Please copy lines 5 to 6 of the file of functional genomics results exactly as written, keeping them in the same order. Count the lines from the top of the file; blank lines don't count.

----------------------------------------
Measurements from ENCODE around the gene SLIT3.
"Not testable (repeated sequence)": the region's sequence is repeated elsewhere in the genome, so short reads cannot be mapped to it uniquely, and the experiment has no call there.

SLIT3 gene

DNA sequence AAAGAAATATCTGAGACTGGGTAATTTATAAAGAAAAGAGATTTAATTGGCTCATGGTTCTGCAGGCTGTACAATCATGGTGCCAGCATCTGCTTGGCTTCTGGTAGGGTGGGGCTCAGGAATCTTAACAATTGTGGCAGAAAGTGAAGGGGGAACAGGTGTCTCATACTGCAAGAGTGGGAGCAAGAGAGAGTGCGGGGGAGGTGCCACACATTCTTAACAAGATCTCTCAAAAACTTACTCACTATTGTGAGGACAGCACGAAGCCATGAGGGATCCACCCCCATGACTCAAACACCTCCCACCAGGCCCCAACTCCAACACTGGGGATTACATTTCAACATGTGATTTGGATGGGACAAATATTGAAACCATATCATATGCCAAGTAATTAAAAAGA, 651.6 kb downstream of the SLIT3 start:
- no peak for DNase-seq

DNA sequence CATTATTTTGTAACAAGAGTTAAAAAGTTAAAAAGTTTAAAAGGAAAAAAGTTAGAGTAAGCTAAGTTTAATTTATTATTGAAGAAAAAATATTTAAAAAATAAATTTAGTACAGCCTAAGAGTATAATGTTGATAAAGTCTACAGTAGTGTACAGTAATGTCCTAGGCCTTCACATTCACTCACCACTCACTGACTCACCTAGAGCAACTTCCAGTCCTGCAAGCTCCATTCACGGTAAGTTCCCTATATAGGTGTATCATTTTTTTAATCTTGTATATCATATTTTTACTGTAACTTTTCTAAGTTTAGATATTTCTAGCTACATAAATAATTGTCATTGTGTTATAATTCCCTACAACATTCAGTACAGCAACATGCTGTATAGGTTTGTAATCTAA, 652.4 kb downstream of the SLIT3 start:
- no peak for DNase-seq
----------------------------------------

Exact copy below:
- no peak for DNase-seq

DNA sequence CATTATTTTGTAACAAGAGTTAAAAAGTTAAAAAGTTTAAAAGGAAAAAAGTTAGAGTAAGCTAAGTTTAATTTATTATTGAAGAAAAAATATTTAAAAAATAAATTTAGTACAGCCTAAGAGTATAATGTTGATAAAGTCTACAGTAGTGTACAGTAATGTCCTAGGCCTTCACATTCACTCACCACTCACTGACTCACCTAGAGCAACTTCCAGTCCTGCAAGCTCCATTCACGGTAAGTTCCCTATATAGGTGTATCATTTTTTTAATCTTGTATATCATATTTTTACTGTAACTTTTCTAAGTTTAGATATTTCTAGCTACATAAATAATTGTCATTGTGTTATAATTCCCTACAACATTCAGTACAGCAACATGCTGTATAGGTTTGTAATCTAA, 652.4 kb downstream of the SLIT3 start: